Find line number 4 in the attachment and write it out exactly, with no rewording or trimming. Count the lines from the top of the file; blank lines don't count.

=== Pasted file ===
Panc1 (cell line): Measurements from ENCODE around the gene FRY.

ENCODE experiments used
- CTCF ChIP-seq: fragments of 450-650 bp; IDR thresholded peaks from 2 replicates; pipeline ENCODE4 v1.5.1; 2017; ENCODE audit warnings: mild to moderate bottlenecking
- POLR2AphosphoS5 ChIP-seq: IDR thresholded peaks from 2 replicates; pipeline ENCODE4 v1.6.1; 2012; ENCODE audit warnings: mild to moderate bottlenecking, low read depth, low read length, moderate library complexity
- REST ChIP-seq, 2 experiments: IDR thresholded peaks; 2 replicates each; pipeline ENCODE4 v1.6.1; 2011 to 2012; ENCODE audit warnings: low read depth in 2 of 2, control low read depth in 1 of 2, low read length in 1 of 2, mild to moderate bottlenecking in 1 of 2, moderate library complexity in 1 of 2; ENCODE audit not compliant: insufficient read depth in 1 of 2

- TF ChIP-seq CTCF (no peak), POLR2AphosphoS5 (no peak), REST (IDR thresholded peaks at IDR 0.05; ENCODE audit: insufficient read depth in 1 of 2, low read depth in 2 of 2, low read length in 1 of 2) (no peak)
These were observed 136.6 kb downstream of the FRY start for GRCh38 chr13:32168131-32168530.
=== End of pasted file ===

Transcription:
- POLR2AphosphoS5 ChIP-seq: IDR thresholded peaks from 2 replicates; pipeline ENCODE4 v1.6.1; 2012; ENCODE audit warnings: mild to moderate bottlenecking, low read depth, low read length, moderate library complexity